Push from the Left
From CHANCHAL SARKAR NEW DELHI
THE news out of the annual session of the Congress Party at Bhuvaneshwar (Orissa's capital) this winter is not the resolution on Democracy and Socialism, but Mr. Nehru's ill- ness--a rise in blood pressure and 'weakness in the left limbs.' Cardiologists and other medical experts were, flown to Bhuvaneshwar and the official communiques are consolatory. But Mr. Nehru is seventy-four and the immediate ques- tion is not After Nehru, Who? but During Nehru, Who?
In other words, will the Prime Minister shed some of the official and extra-official burdens he carries, or will he persist in driving himself as furiously as he has done all these years? Tem- porarily, the Home Minister (Mr. Nanda) and the Finance Minister (Mr. T. T. Krishnamachari) are to divide responsibilities while Mr. Nehru rests. If, say some, Mr. Nehru wants to try out a successor and give him experience in fields (like foreign affairs) in which he might not have enough, then here is the chance. But the point to be made is that the shadow of Mr. Nehru's illness blights a much wider 'territory than Cabinet and Government and puts an overlay of uncertainty on many aspects of national life. Its effect on Delhi has been immediate. The Congress, meanwhile, is bent on restoring its image of a dynamic and revolutionary party, and well might it try. The first phase of the Kamaraj Plan (named after Mr. Kamaraj, the new President of the Congress Party), under which several Union and State Ministers Left office, has been followed by resounding defeat
In the Goa election, the disclosure that the Third Plan is going much worse than anticipated and the phenomenon of erstwhile Ministers—some of whom fancy themselves as successors to Mr. Nehru—sniping at the party and its policies.
Congress's tryst with Socialism is not new. It goes back to its Karachi session of 1931, though it was in 1955 that the objective was re-written as the 'establishment of a Socialistic pattern of society, where the principal means of production are under social ownership and control.' At Bhuvaneshwar it has been changed to 'Estab- lishment of a Socialist State based on parlia- mentary democracy.' Under the pressures of by-election defeats, internal lobbies, an economic slowing-down (the national income has increased by only 2.5 per cent in the first two years of the Third Plan), the comparative failure of land reform, charges of corruption in high places, a drop in agricultural production (a fall of 3 per cent in 1962-63) and the Chinese threat, the party is trying to put more teeth into its Socialism. By amending its constitution it is also trying to streamline its organisation.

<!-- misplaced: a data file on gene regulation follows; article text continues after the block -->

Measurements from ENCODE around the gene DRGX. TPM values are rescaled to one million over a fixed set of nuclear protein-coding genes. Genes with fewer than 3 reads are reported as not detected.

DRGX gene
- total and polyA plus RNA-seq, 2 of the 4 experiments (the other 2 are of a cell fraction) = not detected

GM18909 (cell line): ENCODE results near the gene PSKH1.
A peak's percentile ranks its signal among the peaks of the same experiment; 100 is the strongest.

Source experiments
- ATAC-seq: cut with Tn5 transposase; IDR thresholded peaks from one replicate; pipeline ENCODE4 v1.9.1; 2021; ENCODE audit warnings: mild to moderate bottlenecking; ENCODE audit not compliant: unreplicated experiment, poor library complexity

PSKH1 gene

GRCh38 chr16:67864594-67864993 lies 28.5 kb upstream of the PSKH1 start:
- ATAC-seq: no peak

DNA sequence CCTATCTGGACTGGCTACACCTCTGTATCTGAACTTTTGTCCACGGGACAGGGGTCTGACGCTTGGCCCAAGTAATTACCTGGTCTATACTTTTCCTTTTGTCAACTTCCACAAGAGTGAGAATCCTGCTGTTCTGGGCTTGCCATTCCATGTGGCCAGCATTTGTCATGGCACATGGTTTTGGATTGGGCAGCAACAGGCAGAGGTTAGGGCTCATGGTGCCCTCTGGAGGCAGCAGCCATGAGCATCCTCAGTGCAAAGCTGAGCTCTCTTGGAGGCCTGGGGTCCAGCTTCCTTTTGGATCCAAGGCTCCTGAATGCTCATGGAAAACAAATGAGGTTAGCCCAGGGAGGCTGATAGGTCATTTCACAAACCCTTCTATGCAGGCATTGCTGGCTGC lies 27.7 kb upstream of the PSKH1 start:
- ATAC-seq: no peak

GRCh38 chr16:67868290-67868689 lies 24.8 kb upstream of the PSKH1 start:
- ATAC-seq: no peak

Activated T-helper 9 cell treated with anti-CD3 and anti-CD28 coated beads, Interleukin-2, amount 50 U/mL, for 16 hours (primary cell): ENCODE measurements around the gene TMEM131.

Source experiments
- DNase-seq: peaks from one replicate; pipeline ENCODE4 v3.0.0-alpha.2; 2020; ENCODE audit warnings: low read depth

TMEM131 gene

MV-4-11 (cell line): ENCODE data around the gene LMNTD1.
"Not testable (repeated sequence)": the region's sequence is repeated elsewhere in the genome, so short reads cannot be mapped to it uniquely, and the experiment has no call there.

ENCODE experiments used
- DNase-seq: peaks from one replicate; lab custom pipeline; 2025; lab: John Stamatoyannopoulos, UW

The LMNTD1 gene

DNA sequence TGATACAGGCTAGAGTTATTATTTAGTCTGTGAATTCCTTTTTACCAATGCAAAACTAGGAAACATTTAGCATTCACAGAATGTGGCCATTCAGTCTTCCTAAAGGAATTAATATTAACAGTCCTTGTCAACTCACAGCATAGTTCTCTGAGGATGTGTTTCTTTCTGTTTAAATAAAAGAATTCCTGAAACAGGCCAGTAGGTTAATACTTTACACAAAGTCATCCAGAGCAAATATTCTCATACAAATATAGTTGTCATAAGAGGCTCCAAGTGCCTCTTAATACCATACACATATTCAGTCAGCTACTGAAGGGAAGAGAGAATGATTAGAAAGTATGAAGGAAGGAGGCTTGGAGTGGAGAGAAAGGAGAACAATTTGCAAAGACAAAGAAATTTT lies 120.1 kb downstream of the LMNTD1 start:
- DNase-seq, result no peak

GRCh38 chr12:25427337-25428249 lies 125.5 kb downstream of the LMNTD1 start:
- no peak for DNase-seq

The debate at the session on the party docu- ment Democracy and Socialism would have in- terested Britons in 1950. The document itself called for limits on incomes and property, especi- ally inherited wealth and urban property, the co-operativisation of rice-mills-43,000 of them. It added that there should be more effective governmental direction of the means of credit and investible resources and the progressive ex- pansion of the public sector in industry. But a leftist wing in the Congress, led by people like Mr. K. D. Malaviya (former Minister for Oil), Mr. Krishna Menon, Mr. B. Patnaik (Chief Minister of Orissa until the Kamaraj Plan) and Mr. Pratap Singh Kairon (the controversial Chief Minister of Punjab), has pressed for sweeping nationalisation to capture, in Mr. Malaviya's phrase, 'the commanding heights of the eco- nomy.' Hence the proposal, from diverse mem- bers, to nationalise banks, the export-import trade, dealings in food grains, textiles, sugar, the film industry and even the press.
What emanates from the debate is not that the Government's policy is about to become much more radical—the party document didn't really propose drastic steps—but a bid by a left sec- tion in the party to become the pacemaker. Not unnaturally, the conservative wing,. with people like Mr. Morarji Desai (former Finance Minis- ter), Mr, S. K. Patil (former Food Minister) and Mr. J'agjivan Ram (former Railway Minis- ter), has reacted sharply.
But the battle rests with neither. The conser- vatives are too disparate and the militants too suspect. And so the Congress caravan, heavily laden with problems, seems likely to creep along the middle path. A Monopolies Commission and a second look at the tax structure (which the new Congress President has proposed) will tighten the screw yet more on some people, but will not spell a radical revolution. In fact, all resolutions about nationalising specific industries "or trading functions were withdrawn by their movers. Socialism, in any case, is the avowed objective of almost all Indian political parties.
The annual Congress jamboree and Mr. Nehru's illness have. for the moment, pushed some nagging worries into the background. Much of what has appeared in the press—reports of a few Indian correspondents and from Western news agencies--sought to show that Mr. Chou En-lai's Middle Eastern visit was a lack-lustre affair and so, for that matter, was Field-Marshal Ayub's to Ceylon.
However comforting this might be, it should be read against the background of intense Chinese political activity in Africa and against the skill and charm of Mr. Chou En-lai's per- sonal diplomacy which worked fatally at Ban- dung. To some extent India's gauging of Asian and African opinion has been intuitive and amateurish rather than scientific and professional. The Orientalists' Congress, just ended in Delhi, brought into relief the fact that India hasn't a single major institution to study the cultures, the sociology, the languages and the contem- porary events of Asian countries.